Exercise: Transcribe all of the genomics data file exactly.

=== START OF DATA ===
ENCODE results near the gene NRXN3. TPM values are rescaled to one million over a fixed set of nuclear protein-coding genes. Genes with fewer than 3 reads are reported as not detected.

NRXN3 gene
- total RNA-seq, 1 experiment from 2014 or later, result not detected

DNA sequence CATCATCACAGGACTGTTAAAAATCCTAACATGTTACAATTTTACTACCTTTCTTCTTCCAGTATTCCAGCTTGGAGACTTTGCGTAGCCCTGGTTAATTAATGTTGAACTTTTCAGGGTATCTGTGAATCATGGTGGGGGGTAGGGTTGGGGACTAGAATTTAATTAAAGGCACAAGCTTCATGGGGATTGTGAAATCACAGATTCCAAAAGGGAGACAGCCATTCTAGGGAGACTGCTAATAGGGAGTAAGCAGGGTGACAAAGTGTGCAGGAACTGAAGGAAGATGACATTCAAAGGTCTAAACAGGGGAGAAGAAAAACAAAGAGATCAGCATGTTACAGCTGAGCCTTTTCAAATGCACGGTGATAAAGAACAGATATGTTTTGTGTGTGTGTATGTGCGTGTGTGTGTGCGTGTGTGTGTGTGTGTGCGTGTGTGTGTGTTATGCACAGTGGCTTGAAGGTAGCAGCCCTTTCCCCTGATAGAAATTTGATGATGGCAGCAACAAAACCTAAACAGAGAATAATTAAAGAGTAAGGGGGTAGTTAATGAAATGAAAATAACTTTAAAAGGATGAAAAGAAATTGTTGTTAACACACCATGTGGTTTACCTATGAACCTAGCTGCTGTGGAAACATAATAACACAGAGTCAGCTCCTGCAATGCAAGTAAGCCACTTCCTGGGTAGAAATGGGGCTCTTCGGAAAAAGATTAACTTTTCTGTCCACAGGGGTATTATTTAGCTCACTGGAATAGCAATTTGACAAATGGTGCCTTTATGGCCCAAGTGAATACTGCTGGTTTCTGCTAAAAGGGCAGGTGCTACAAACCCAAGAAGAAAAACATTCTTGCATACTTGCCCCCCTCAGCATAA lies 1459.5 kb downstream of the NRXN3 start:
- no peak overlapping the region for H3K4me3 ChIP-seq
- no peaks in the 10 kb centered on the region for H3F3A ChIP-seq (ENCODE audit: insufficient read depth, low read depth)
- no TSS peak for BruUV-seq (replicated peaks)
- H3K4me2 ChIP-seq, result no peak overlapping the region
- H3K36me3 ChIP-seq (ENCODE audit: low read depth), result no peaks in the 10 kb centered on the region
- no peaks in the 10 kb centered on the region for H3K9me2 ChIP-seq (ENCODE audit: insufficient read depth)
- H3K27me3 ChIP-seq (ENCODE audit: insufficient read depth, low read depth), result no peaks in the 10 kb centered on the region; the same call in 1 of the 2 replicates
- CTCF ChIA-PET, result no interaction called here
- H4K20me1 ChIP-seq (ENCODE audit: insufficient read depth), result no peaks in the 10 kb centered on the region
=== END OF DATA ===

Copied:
ENCODE results near the gene NRXN3. TPM values are rescaled to one million over a fixed set of nuclear protein-coding genes. Genes with fewer than 3 reads are reported as not detected.

NRXN3 gene
- total RNA-seq, 1 experiment from 2014 or later, result not detected

DNA sequence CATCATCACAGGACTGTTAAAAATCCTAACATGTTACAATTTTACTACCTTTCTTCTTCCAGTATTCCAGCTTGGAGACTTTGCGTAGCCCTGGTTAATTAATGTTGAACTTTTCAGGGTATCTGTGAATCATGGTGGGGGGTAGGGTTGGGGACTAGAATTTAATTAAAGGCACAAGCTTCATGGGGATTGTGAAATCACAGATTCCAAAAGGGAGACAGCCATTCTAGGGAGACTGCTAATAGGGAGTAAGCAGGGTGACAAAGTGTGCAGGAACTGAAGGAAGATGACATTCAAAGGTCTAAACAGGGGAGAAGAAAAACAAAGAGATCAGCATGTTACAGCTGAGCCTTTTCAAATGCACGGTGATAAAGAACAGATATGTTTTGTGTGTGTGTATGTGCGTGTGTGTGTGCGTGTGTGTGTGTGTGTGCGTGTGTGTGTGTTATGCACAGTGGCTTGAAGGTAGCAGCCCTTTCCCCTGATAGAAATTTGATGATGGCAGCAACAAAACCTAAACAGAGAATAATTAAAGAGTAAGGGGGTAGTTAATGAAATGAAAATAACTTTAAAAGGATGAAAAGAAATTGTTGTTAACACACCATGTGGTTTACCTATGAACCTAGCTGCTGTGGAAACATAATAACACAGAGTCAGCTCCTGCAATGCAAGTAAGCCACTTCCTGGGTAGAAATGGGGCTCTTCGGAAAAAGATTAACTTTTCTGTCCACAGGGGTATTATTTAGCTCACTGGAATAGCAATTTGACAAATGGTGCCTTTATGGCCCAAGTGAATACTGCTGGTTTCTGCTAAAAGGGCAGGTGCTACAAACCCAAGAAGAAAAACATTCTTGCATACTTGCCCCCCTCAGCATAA lies 1459.5 kb downstream of the NRXN3 start:
- no peak overlapping the region for H3K4me3 ChIP-seq
- no peaks in the 10 kb centered on the region for H3F3A ChIP-seq (ENCODE audit: insufficient read depth, low read depth)
- no TSS peak for BruUV-seq (replicated peaks)
- H3K4me2 ChIP-seq, result no peak overlapping the region
- H3K36me3 ChIP-seq (ENCODE audit: low read depth), result no peaks in the 10 kb centered on the region
- no peaks in the 10 kb centered on the region for H3K9me2 ChIP-seq (ENCODE audit: insufficient read depth)
- H3K27me3 ChIP-seq (ENCODE audit: insufficient read depth, low read depth), result no peaks in the 10 kb centered on the region; the same call in 1 of the 2 replicates
- CTCF ChIA-PET, result no interaction called here
- H4K20me1 ChIP-seq (ENCODE audit: insufficient read depth), result no peaks in the 10 kb centered on the region